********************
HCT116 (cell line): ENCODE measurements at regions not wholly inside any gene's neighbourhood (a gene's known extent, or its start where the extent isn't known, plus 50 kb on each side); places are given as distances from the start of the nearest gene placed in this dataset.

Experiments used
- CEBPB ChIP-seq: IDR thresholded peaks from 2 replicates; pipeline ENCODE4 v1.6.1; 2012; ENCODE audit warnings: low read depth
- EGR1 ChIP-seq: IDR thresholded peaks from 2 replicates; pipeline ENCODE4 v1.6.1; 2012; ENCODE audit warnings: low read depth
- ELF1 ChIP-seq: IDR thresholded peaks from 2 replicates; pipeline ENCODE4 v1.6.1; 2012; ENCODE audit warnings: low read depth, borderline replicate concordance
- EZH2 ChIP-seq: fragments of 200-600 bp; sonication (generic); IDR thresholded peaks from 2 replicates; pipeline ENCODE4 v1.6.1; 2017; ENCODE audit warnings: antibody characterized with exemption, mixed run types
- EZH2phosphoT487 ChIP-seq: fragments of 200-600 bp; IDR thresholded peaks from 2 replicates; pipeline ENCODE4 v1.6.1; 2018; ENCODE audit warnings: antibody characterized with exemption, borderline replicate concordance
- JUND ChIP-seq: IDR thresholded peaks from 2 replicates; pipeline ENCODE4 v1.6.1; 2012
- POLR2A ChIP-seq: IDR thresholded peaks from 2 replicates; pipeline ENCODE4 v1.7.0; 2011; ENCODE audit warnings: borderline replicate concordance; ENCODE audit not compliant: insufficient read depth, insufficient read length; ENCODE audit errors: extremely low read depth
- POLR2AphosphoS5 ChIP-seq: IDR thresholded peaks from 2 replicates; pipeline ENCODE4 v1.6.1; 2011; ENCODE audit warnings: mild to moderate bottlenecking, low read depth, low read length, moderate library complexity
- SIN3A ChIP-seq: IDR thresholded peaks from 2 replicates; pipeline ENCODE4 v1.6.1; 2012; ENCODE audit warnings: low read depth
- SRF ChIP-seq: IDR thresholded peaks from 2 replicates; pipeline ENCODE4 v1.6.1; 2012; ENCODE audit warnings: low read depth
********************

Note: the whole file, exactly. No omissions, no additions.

HCT116 (cell line): ENCODE measurements at regions not wholly inside any gene's neighbourhood (a gene's known extent, or its start where the extent isn't known, plus 50 kb on each side); places are given as distances from the start of the nearest gene placed in this dataset.

Experiments used
- CEBPB ChIP-seq: IDR thresholded peaks from 2 replicates; pipeline ENCODE4 v1.6.1; 2012; ENCODE audit warnings: low read depth
- EGR1 ChIP-seq: IDR thresholded peaks from 2 replicates; pipeline ENCODE4 v1.6.1; 2012; ENCODE audit warnings: low read depth
- ELF1 ChIP-seq: IDR thresholded peaks from 2 replicates; pipeline ENCODE4 v1.6.1; 2012; ENCODE audit warnings: low read depth, borderline replicate concordance
- EZH2 ChIP-seq: fragments of 200-600 bp; sonication (generic); IDR thresholded peaks from 2 replicates; pipeline ENCODE4 v1.6.1; 2017; ENCODE audit warnings: antibody characterized with exemption, mixed run types
- EZH2phosphoT487 ChIP-seq: fragments of 200-600 bp; IDR thresholded peaks from 2 replicates; pipeline ENCODE4 v1.6.1; 2018; ENCODE audit warnings: antibody characterized with exemption, borderline replicate concordance
- JUND ChIP-seq: IDR thresholded peaks from 2 replicates; pipeline ENCODE4 v1.6.1; 2012
- POLR2A ChIP-seq: IDR thresholded peaks from 2 replicates; pipeline ENCODE4 v1.7.0; 2011; ENCODE audit warnings: borderline replicate concordance; ENCODE audit not compliant: insufficient read depth, insufficient read length; ENCODE audit errors: extremely low read depth
- POLR2AphosphoS5 ChIP-seq: IDR thresholded peaks from 2 replicates; pipeline ENCODE4 v1.6.1; 2011; ENCODE audit warnings: mild to moderate bottlenecking, low read depth, low read length, moderate library complexity
- SIN3A ChIP-seq: IDR thresholded peaks from 2 replicates; pipeline ENCODE4 v1.6.1; 2012; ENCODE audit warnings: low read depth
- SRF ChIP-seq: IDR thresholded peaks from 2 replicates; pipeline ENCODE4 v1.6.1; 2012; ENCODE audit warnings: low read depth